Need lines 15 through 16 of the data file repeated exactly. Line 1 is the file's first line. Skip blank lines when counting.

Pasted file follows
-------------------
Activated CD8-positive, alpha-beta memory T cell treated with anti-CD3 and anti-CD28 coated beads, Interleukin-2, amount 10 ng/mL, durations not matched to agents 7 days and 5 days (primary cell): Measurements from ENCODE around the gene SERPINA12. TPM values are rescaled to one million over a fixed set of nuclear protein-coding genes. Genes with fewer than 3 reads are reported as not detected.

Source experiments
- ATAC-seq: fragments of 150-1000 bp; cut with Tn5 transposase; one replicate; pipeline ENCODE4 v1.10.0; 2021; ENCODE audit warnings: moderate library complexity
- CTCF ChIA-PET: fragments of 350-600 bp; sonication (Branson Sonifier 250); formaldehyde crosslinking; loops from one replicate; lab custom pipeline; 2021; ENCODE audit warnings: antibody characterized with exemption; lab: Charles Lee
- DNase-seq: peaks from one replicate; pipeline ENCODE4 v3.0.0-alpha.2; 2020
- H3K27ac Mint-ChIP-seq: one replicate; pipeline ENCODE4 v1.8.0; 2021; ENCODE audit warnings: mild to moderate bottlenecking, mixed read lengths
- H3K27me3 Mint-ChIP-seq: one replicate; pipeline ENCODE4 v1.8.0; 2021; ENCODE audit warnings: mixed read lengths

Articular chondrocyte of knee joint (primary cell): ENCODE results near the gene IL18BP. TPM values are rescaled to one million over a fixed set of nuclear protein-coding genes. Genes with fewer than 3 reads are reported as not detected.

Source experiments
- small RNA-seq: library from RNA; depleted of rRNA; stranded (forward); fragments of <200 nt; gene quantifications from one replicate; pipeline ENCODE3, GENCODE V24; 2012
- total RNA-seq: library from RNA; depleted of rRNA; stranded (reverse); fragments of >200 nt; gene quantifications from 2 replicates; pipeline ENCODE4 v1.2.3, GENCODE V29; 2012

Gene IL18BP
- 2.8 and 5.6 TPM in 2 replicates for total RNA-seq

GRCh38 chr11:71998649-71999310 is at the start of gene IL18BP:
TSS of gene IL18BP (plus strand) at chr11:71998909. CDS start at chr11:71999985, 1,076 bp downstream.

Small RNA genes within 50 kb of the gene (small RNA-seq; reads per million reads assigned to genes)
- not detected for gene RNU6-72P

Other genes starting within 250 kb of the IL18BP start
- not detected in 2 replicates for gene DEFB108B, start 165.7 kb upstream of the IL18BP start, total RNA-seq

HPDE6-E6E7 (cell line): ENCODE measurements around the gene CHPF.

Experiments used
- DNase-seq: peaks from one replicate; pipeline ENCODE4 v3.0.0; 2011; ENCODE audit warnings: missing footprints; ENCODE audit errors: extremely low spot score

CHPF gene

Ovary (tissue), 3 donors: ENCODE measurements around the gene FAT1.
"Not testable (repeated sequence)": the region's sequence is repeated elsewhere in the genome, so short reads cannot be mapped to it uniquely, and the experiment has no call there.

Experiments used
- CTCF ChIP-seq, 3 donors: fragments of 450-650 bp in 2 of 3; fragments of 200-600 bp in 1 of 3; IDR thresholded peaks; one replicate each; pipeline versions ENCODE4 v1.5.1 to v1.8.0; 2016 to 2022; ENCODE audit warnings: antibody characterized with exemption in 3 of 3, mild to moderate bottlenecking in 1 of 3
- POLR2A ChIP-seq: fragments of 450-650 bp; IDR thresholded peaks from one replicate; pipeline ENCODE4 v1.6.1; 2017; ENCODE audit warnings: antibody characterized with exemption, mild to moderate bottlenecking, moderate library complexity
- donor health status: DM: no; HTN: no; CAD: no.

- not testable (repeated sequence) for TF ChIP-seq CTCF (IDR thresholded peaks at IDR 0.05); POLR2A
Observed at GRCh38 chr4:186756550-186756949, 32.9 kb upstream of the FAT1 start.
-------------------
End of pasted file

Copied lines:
TSS of gene IL18BP (plus strand) at chr11:71998909. CDS start at chr11:71999985, 1,076 bp downstream.

Small RNA genes within 50 kb of the gene (small RNA-seq; reads per million reads assigned to genes)